Benjamin Franklin penned one of his most famous quotes shortly before his death. Writing to his friend, French scientist Jean-Baptiste Le Roy, he said, “…In this world, nothing is certain except death and taxes.”
However, the first part of that same sentence is quoted less often. “Our new constitution is now established; everything seems to promise it will be durable, but….”
Franklin was talking about the founding of a nation. Yet marriage, too, is an institution we enter with the hope and expectation that it will endure forever. Unfortunately, when it falls apart, among all the upheaval, emotional strain, and grueling details of a divorce, there are still—most certainly—taxes. And the complex tax implications can add an extra layer of headache and uncertainty.
If you’re going through a divorce, here are six key factors to be aware of as you prepare to file your taxes.
Begin early. If this is your first post-divorce tax year, don’t wait until the pressure of tax season is upon you—get started right away.
Hire a CPA or financial advisor. After the divorce process, seeking out yet another professional may be the last thing you feel like doing. But in addition to helping you sort through tax issues and financial punch lists, it’s an essential step in your declaration of financial independence (so to speak) from your ex. Especially if you and your spouse were sharing an accountant, working with your CPA can help you address broader aspects of your post-divorce financial future and avoid many financial pitfalls in your new life. Be sure to provide your new advisor with a copy of your divorce settlement and your previous year’s tax documents.
Some specific tax matters to be aware of:
Change in Filing Status. If your divorce became final before December 31, you will now file as “single.” You may be able to file as “head of household” if you’ve lived apart from your ex for more than six months, you file separately, a dependent lives with you more than 50% of the year, and you have paid over half the home expenses. Head of household status can offer an advantageous tax bracket and a larger standard deduction.
If your divorce was not yet final before the end of the year, you are still legally married, and the IRS says you must file as such for that year—this may save you money. You can opt for “married filing jointly,” but choosing “married filing separately” can help protect you from tax mistakes, fraud, or debt on your almost-ex’s part.
Income. Your taxable income may be affected by your divorce, based on alimony and child support. If your divorce was final before December 31, 2018, alimony and child support are deductible/taxable unless you modified certain aspects of your divorce agreement after December 31, 2018. Commencing with new orders entered after January 1, 2019 income from child and spousal support is no longer taxable at the federal level for the payee nor is it deductible for the payer.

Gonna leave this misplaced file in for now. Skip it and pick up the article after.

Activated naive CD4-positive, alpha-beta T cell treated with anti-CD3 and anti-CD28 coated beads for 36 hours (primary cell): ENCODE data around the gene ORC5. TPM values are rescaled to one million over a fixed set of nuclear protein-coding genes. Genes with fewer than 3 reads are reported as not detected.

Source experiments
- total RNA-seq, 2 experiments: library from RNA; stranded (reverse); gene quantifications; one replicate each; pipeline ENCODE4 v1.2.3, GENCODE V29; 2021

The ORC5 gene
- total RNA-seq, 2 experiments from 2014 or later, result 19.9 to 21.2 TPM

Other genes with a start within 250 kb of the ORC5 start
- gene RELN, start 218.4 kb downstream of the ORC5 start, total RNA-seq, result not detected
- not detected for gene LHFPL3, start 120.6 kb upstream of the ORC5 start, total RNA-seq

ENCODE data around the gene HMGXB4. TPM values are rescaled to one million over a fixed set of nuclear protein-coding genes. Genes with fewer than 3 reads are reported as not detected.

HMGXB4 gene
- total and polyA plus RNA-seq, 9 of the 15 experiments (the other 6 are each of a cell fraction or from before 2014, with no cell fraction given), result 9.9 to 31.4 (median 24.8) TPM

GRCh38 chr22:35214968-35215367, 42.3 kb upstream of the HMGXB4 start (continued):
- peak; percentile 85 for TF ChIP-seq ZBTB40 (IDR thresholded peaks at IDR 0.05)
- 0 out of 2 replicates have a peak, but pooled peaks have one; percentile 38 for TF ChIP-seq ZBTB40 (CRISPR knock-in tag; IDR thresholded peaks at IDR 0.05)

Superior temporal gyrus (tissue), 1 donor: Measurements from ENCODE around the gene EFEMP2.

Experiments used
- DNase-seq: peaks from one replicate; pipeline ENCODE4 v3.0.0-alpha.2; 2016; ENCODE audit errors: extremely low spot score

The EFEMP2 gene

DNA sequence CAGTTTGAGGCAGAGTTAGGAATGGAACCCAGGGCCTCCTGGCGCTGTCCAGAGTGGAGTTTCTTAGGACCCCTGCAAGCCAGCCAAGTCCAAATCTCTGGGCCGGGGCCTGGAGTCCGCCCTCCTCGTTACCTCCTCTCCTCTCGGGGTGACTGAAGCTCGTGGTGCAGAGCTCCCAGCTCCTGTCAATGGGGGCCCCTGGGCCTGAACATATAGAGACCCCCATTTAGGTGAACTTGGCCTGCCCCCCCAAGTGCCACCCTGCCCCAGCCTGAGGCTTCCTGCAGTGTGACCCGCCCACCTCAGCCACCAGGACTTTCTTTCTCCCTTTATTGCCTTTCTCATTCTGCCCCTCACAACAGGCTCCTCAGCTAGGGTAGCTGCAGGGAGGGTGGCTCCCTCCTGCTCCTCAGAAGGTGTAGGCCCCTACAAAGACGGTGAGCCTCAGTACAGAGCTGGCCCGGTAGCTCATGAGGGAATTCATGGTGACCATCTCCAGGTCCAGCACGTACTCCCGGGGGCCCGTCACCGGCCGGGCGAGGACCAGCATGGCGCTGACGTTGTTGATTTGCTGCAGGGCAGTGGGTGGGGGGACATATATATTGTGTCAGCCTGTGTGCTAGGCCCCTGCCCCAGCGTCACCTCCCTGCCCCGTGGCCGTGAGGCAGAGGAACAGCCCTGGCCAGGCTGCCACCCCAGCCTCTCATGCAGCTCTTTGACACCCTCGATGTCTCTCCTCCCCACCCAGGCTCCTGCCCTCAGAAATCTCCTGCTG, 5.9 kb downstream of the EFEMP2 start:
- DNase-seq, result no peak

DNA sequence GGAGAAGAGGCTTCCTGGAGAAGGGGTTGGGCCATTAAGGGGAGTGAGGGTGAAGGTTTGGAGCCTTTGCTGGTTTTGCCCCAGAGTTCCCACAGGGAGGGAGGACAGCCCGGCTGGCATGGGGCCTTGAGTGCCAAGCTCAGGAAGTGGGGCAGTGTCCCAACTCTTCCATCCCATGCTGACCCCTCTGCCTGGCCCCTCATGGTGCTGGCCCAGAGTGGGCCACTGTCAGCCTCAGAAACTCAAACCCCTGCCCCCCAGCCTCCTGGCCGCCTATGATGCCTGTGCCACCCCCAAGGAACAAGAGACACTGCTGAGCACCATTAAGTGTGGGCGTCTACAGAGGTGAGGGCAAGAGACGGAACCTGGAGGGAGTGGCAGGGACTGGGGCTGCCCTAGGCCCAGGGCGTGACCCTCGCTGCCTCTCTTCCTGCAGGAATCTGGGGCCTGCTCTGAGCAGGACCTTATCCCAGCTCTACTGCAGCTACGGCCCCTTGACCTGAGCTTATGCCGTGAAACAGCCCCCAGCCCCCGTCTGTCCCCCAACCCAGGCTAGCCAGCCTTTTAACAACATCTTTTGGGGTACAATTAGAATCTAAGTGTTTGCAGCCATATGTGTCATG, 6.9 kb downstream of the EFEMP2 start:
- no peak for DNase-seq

State laws vary, however. In California, spousal and child support cash payments are taxable for the recipient and deductible for the payer, but the arrangement must be detailed in your divorce settlement. If you are the payer taking the deduction, you must report your former spouse’s social security number so the IRS can confirm that your ex has declared the support as income.
Dependents. In your separation agreement, make sure to include which parent will claim the child as a dependent (or if you have more than one child, which parent will claim which child). You may also agree to alternate years. Note that if an arrangement is not specified in the settlement, the exemption will automatically go to the custodial parent. If custody is shared equally, the parent with the higher AGI (adjusted gross income) can claim the child as their dependent.
It’s also important to be aware that although you can negotiate an arrangement regarding exemptions for dependents, only a custodial parent can claim the child tax credit. The child/children must have lived with the parent claiming the credit for more than half of the tax year and be claimed as their dependent. Only one parent can receive credit for a child, and it cannot be divided. If custody is shared 50/50, the divorced couple may make a special arrangement, such as trading years as the custodial parent.
Division of Property. Be sure to clarify issues surrounding real estate taxes and who has the right to claim significant deductions such as home mortgage interest, typically based on ownership, and who has paid the mortgage. If the mortgage is shared, each spouse’s deduction should be deducted proportionately to payments made. In some cases, especially with young children, a divorced couple opts to maintain joint ownership of the home, and deductions are split evenly.
This is by no means an exhaustive list. Numerous other tax considerations, including child care and medical expenses, home sales, investments, asset transfers, and more, have significant tax implications.
If you’ve come to the difficult decision that it’s time to end your marriage, the experienced family law attorneys at SFLG can help you sort through the host of legal and financial considerations and hire the appropriate experts for your circumstances. Schoenberg Family Law Group, P.C., helps clients establish priorities, choose their battles, and secure their fair share of the estate so that they will emerge from the divorce in the most advantageous financial position.
By Debra Schoenberg